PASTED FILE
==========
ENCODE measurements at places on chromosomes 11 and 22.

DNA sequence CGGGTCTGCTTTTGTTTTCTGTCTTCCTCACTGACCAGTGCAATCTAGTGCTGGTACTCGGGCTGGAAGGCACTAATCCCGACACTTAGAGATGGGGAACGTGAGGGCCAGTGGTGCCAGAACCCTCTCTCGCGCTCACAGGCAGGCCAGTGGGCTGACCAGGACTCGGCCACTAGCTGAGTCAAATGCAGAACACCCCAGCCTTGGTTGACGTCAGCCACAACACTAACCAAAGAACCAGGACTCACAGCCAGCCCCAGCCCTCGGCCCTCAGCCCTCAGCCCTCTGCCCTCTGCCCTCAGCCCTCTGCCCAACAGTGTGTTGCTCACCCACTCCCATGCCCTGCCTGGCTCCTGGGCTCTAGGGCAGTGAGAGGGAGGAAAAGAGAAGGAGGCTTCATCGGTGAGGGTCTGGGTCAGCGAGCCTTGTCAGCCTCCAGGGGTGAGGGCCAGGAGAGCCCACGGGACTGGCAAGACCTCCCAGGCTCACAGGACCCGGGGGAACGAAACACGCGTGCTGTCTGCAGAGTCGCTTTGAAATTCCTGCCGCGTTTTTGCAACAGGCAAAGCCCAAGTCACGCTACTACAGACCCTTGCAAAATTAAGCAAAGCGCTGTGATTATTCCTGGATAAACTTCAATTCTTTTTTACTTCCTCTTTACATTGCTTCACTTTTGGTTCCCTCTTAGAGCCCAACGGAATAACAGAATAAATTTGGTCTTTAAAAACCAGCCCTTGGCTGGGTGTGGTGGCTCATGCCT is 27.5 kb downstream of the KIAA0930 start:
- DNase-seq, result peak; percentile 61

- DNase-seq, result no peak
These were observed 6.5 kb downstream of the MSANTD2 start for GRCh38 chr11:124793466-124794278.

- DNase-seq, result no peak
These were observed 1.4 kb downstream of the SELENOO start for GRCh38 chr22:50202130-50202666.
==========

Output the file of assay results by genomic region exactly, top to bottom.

ENCODE measurements at places on chromosomes 11 and 22.

DNA sequence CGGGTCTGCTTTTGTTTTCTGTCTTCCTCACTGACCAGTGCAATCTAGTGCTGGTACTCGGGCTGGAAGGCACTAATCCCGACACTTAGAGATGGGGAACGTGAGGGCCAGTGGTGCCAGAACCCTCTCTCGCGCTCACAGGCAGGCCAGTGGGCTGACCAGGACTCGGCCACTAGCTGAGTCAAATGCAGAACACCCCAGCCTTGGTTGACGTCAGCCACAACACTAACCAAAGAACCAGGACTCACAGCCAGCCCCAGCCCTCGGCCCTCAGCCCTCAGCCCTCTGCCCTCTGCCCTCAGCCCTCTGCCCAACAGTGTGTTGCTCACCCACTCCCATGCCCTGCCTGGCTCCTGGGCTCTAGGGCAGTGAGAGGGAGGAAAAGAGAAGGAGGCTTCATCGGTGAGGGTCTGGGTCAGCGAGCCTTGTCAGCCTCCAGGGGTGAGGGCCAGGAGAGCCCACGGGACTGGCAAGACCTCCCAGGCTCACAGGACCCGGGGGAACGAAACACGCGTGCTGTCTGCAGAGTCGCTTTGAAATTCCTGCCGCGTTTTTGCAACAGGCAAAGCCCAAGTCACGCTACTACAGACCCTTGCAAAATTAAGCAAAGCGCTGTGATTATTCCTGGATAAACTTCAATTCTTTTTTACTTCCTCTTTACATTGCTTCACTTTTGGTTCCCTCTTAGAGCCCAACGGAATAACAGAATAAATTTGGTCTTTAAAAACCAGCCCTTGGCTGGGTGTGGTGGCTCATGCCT is 27.5 kb downstream of the KIAA0930 start:
- DNase-seq, result peak; percentile 61

- DNase-seq, result no peak
These were observed 6.5 kb downstream of the MSANTD2 start for GRCh38 chr11:124793466-124794278.

- DNase-seq, result no peak
These were observed 1.4 kb downstream of the SELENOO start for GRCh38 chr22:50202130-50202666.